Friday, June 3, 2011

Morning Brief: Dr. Death dead at 83; Apple ponies up some cash to ease iCloud's introduction

The man known as Dr. Death, Jack Kevorkian, has died at the age of 83 after suffering from kidney and heart problems.

As a former Detroiter, Kevorkian was often in the news as he was from Pontiac, Michigan. Kevorkian was a trained pathologist, and was a right-to-die activist who was also a hog for publicity, advertising in Detroit newspapers his services in "death counseling."

His first assisted suicide occurred in 1990, an elderly woman with Alzheimer’s disease. Kevorkian was charged with murder but those charges were later dropped. The incident, however, lead to his license to practice medicine being revoked. Eventually the authorities got some charges to stick and he served eight years for second-degree murder. He was released in 2007 on condition that he would no longer offer assisted suicide services.


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The New York Post is reporting that Apple will pay four major music labels between $100 and $150 million in advance payments to grease the wheels for their new iCloud music storage service. And why not, with $40 billion in cash reserves this amount is little more than chump change.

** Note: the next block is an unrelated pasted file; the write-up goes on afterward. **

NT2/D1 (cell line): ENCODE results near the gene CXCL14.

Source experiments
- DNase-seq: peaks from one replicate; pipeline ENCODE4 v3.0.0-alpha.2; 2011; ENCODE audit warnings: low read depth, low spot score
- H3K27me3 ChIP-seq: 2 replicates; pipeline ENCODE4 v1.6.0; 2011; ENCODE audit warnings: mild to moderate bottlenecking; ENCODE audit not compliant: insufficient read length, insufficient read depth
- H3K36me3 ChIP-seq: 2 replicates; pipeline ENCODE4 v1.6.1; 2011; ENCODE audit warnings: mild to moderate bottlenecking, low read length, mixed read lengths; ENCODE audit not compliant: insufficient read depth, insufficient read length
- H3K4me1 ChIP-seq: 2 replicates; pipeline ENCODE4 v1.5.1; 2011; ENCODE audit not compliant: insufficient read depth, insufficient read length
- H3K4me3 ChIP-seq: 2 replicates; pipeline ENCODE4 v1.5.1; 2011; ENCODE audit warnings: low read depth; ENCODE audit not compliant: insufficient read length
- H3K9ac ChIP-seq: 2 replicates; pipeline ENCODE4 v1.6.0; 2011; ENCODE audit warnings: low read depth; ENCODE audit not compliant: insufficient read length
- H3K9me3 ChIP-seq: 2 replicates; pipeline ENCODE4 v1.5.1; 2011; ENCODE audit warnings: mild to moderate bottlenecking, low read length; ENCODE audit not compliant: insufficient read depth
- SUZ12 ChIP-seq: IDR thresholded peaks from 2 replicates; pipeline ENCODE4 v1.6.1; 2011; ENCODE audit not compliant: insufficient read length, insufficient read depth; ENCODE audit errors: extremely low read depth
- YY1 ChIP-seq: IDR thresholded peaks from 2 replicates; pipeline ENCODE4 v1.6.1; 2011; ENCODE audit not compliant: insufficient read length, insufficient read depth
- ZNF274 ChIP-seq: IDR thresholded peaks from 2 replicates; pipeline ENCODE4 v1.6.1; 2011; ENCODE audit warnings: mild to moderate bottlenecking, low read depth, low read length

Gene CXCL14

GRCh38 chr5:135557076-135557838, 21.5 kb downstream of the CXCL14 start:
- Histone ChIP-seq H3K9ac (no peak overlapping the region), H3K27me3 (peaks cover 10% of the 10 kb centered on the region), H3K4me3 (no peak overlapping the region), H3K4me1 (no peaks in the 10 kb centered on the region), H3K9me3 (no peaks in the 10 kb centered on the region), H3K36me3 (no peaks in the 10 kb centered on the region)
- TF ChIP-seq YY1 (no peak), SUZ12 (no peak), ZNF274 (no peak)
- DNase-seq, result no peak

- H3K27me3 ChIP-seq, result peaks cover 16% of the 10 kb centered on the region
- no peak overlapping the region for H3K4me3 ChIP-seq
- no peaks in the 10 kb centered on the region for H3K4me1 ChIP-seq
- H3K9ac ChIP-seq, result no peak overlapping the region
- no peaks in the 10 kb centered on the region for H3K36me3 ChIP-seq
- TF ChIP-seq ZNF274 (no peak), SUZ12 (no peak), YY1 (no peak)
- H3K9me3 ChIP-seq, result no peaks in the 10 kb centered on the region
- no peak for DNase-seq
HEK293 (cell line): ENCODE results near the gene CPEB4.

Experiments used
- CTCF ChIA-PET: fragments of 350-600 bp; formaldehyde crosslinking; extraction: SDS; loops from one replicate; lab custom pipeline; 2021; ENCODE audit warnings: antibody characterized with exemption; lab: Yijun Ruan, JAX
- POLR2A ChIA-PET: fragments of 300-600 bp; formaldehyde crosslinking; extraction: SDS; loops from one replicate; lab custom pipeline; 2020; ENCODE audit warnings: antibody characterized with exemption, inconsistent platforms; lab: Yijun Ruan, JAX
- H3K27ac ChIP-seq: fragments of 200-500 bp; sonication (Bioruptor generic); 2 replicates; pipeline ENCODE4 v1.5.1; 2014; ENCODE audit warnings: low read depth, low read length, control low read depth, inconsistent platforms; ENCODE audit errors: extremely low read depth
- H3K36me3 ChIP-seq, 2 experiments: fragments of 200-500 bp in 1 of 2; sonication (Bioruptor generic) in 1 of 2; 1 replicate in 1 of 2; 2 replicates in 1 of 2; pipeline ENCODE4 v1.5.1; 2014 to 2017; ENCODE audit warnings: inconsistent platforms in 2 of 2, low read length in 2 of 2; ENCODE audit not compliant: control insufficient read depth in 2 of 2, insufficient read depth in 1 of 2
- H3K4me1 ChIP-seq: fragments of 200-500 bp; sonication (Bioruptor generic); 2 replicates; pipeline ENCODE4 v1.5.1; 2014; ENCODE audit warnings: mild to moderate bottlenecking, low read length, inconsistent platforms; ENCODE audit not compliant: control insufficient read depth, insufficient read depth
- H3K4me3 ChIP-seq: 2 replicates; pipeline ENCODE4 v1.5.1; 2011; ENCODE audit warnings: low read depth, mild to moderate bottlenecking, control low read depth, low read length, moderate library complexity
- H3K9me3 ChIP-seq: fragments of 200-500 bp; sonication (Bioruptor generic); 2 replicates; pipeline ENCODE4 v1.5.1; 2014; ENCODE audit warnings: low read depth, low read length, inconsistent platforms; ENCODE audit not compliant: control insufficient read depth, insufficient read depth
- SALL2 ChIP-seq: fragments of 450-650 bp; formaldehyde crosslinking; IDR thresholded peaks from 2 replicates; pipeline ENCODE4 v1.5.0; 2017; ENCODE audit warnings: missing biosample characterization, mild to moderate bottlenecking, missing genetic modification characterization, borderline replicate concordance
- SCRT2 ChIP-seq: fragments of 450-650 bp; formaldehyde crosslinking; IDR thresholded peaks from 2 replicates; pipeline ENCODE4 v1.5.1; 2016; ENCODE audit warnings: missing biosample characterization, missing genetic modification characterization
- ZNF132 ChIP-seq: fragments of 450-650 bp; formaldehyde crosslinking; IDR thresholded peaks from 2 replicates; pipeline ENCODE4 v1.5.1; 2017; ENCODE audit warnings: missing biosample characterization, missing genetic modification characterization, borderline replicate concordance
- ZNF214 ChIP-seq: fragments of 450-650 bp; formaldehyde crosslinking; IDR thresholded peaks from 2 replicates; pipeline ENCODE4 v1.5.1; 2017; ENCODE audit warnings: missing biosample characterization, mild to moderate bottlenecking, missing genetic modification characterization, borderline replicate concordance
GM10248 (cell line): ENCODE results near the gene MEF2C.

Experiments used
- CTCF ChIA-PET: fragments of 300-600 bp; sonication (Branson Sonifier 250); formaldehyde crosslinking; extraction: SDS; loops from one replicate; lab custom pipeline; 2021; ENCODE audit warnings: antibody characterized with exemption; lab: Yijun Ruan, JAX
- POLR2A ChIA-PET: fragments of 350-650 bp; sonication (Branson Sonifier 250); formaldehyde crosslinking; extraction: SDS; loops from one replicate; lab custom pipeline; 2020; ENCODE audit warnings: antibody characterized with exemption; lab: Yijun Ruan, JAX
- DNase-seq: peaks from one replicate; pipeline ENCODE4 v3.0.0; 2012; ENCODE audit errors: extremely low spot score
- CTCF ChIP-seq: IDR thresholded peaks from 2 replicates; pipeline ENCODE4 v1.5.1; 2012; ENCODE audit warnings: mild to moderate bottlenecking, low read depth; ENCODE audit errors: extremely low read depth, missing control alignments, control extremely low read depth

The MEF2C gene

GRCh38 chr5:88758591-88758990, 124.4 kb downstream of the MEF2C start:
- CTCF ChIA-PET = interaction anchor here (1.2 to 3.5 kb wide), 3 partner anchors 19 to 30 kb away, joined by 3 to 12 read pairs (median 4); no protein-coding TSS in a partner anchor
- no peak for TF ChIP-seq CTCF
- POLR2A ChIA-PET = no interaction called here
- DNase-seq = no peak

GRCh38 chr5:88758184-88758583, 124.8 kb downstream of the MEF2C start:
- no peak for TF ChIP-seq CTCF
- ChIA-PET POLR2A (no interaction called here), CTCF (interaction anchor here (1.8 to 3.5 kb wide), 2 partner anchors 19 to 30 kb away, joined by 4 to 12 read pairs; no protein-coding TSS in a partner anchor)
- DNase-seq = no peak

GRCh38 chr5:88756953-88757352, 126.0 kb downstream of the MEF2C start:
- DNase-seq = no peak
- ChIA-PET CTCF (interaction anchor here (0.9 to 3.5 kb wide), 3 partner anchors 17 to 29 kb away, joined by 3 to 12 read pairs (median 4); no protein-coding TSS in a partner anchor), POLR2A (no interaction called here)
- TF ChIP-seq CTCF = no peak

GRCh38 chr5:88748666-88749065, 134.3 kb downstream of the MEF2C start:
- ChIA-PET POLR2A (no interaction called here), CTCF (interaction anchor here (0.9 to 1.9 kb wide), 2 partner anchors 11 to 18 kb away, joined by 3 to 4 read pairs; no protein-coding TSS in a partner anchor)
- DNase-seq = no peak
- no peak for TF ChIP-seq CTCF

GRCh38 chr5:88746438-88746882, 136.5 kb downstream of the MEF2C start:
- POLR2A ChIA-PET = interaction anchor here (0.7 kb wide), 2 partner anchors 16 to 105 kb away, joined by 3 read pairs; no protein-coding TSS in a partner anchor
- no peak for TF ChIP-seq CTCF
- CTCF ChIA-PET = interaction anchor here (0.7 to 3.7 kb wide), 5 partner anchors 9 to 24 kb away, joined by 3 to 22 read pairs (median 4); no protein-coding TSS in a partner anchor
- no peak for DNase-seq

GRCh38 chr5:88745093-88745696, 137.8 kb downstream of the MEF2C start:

Rumors have floated about Apple charging a $25 a year fee for the service, but these types of rumors are often wrong as witnessed by rumors that Apple's iPad would be introduced at $1000 or more.

Apple CEO Steve Jobs is expected to introduce iCloud, along with Lion and iOS5 in his keynote address that kicks off its Worldwide Developer Conference on Monday in San Francisco at 10 AM PDT.



The media, which is a self-absorbed industry at most times, really became unglued with the news that Jill Abramson would become next excutive editor of The New York Times, apparently the media discovered her gender.

Jill Abramson is 57 years old, has been managing editor of the NYT since 2003, and has worked as a reporter for The American Lawyer, editor of Legal Times, senior reporter for the Wall Street Journal, and was made the NYT's Washington bureau chief in 1997. She has also been the heir apparent to Bill Keller for quite some time.

But, of course, the big news is that she is a woman. (I would have thought her marriage to "Henry" and her two children would have given them a clue about all this.)

Jay Rosen tweeted a link to this story by Tom McGeveran, to be fair, that actually talks about Abramson in a meaningful way. It's worth a read.

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